With Ohio’s safe harbor provisions now in the rearview mirror, formal consequences for poor school ratings have reemerged. Among them is the automatic closure law, first enacted in 2006, which requires low-performing charter schools to permanently close. Recently, the Ohio Department of Education released data revealing that fifty-two of Ohio’s 311 charter schools are at-risk of closure under this statute (including one sponsored by our sister organization, the Thomas B. Fordham Foundation). Taken together, the schools on this “watch list” enrolled 15,557 students last year, about the size of the Dayton Public School District. Charters are in jeopardy of closure when assigned F’s on specific measures—e.g., performance index and value added—based on their most recent data; schools must close when they receive two years of low ratings within a three-year window.
There are rumors about efforts to roll back the automatic closure statute. That’s not surprising given the severity of the penalty and the sharp rise in the number of charters in jeopardy of closure. As my former colleague Jamie Davies O’Leary has reported, only four schools sat on the watch list in the year prior to safe harbor. While not every school on the current watch list will close—some will post higher ratings this year—even twenty to thirty closures would be far higher than in the pre-safe-harbor era. From 2008–09 to 2013–14, a total of twenty-four charters—an average of four per year—closed under the law.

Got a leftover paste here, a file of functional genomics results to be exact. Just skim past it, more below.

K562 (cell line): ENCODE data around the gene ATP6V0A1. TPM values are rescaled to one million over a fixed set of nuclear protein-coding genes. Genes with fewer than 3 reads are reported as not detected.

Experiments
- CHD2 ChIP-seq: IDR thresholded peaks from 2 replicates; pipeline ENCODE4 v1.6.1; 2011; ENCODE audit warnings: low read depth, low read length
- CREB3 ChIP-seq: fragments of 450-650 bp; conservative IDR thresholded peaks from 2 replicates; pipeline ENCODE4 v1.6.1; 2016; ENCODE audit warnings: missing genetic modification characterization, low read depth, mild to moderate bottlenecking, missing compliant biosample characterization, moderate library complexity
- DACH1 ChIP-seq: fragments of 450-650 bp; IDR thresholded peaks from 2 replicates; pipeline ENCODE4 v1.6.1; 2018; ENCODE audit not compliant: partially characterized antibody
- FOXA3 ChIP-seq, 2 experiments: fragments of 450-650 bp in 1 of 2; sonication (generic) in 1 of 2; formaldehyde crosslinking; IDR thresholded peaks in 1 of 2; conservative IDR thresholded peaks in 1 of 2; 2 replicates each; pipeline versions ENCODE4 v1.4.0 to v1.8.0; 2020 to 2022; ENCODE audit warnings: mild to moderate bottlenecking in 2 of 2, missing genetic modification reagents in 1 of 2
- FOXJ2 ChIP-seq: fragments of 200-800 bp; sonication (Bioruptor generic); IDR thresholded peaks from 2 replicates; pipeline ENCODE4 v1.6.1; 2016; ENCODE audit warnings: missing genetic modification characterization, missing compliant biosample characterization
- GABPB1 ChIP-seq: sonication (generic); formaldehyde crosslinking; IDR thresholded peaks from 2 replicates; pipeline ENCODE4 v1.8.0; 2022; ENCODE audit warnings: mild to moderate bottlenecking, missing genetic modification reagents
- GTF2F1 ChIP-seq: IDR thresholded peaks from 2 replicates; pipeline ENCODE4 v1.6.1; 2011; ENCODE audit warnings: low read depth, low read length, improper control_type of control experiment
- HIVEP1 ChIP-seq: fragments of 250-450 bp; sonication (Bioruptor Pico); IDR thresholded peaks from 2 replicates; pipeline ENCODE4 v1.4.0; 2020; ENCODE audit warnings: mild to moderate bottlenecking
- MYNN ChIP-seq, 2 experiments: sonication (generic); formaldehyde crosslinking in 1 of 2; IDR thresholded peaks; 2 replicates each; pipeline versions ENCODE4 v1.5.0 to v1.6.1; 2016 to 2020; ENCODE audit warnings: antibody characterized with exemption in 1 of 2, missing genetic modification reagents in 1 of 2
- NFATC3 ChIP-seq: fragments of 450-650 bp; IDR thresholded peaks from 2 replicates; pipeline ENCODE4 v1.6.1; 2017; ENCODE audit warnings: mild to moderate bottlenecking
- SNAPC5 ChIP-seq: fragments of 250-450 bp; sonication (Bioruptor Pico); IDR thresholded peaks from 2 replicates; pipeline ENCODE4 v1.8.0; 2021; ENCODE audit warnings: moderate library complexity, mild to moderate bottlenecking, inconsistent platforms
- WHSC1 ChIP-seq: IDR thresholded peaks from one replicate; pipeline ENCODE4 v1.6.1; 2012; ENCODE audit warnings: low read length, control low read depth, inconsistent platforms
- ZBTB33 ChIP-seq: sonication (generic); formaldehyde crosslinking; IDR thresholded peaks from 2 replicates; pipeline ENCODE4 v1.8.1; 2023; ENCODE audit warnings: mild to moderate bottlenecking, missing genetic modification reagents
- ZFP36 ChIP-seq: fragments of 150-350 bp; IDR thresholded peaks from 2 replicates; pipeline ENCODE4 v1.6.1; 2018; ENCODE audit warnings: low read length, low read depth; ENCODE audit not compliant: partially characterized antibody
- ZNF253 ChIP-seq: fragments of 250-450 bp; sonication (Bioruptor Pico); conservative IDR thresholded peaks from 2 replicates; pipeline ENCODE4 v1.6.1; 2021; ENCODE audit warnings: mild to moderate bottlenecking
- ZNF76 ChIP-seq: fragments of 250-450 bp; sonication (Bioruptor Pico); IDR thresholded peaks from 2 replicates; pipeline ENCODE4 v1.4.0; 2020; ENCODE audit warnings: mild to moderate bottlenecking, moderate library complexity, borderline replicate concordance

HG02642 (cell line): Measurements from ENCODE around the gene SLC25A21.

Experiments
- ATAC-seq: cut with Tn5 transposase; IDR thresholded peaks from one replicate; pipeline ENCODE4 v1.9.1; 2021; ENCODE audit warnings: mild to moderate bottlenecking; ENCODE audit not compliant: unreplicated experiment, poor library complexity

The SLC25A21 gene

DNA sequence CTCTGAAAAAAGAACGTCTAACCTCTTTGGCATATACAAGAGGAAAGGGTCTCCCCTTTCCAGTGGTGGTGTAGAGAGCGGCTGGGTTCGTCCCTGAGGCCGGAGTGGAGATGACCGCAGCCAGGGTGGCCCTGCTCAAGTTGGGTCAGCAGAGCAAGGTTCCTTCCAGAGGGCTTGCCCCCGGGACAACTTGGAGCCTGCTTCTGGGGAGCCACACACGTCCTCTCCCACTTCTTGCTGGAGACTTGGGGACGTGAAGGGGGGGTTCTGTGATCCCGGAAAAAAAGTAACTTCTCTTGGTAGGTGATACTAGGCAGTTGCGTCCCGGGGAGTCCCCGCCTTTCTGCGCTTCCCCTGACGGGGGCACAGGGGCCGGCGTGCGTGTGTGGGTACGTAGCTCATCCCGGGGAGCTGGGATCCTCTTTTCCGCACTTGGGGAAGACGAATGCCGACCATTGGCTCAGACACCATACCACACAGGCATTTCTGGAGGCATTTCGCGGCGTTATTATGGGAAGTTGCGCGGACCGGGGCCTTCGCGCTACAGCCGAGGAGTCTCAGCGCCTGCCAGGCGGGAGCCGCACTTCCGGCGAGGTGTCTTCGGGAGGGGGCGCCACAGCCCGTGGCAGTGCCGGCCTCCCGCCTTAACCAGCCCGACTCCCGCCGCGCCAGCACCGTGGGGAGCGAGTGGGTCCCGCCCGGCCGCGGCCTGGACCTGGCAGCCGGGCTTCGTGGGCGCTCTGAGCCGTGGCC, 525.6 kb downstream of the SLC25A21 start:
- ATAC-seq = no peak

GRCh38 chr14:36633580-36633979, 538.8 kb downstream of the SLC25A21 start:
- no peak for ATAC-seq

What to do? Two key questions should be raised before arriving at a conclusion. First, why are there so many more charters on this year’s watch list? There are two principal explanations, neither of which indicate deteriorating charter quality but are instead related to shifts in state accountability policies.
1) Dropout recovery charters were not previously subject to automatic closure but now are. In conjunction with the creation of an alternative rating system, lawmakers in 2012 removed the exemption from the automatic closure law previously given to dropout-recovery charter schools. Eighteen dropout-recovery schools landed on this year’s closure list, and with tougher dropout-recovery standards on the horizon, more may fall prey to automatic closure in the coming years.
2) Performance index ratings, one of the key closure criteria, are lower today due to higher proficiency standards. Generally, most elementary and middle school charters are subject to closure when they receive two years of F’s on the performance index and the value-added-progress component within a three-year period. However, these criteria were created prior to accountability transitions that began in 2014–15. While policymakers were right to strengthen state exams and proficiency standards, doing so depressed proficiency-based ratings such as the performance index. In 2013–14, prior to the transition, the statewide performance index score was 96.8. In 2017–18, it had sunk to 84.2.